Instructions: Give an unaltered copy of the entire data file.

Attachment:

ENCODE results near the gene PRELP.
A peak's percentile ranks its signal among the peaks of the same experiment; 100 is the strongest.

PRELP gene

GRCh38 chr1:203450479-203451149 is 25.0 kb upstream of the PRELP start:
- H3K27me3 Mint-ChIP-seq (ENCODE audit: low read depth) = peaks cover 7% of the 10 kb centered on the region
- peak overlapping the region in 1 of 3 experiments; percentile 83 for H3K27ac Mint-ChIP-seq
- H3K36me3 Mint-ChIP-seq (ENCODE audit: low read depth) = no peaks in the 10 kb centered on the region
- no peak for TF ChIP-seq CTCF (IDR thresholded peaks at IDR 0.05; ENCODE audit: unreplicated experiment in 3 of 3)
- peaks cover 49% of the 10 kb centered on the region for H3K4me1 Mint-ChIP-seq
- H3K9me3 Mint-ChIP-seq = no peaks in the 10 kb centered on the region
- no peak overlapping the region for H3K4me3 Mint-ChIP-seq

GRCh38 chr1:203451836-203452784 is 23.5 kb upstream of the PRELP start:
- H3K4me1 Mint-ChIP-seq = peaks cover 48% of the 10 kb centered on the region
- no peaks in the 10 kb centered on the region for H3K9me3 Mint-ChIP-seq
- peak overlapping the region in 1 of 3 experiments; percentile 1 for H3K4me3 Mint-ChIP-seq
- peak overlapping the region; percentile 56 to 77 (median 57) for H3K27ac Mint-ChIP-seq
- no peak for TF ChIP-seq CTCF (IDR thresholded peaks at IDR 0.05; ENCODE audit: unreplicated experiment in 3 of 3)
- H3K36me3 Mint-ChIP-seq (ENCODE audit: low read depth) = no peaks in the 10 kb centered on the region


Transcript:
ENCODE results near the gene PRELP.
A peak's percentile ranks its signal among the peaks of the same experiment; 100 is the strongest.

PRELP gene

GRCh38 chr1:203450479-203451149 is 25.0 kb upstream of the PRELP start:
- H3K27me3 Mint-ChIP-seq (ENCODE audit: low read depth) = peaks cover 7% of the 10 kb centered on the region
- peak overlapping the region in 1 of 3 experiments; percentile 83 for H3K27ac Mint-ChIP-seq
- H3K36me3 Mint-ChIP-seq (ENCODE audit: low read depth) = no peaks in the 10 kb centered on the region
- no peak for TF ChIP-seq CTCF (IDR thresholded peaks at IDR 0.05; ENCODE audit: unreplicated experiment in 3 of 3)
- peaks cover 49% of the 10 kb centered on the region for H3K4me1 Mint-ChIP-seq
- H3K9me3 Mint-ChIP-seq = no peaks in the 10 kb centered on the region
- no peak overlapping the region for H3K4me3 Mint-ChIP-seq

GRCh38 chr1:203451836-203452784 is 23.5 kb upstream of the PRELP start:
- H3K4me1 Mint-ChIP-seq = peaks cover 48% of the 10 kb centered on the region
- no peaks in the 10 kb centered on the region for H3K9me3 Mint-ChIP-seq
- peak overlapping the region in 1 of 3 experiments; percentile 1 for H3K4me3 Mint-ChIP-seq
- peak overlapping the region; percentile 56 to 77 (median 57) for H3K27ac Mint-ChIP-seq
- no peak for TF ChIP-seq CTCF (IDR thresholded peaks at IDR 0.05; ENCODE audit: unreplicated experiment in 3 of 3)
- H3K36me3 Mint-ChIP-seq (ENCODE audit: low read depth) = no peaks in the 10 kb centered on the region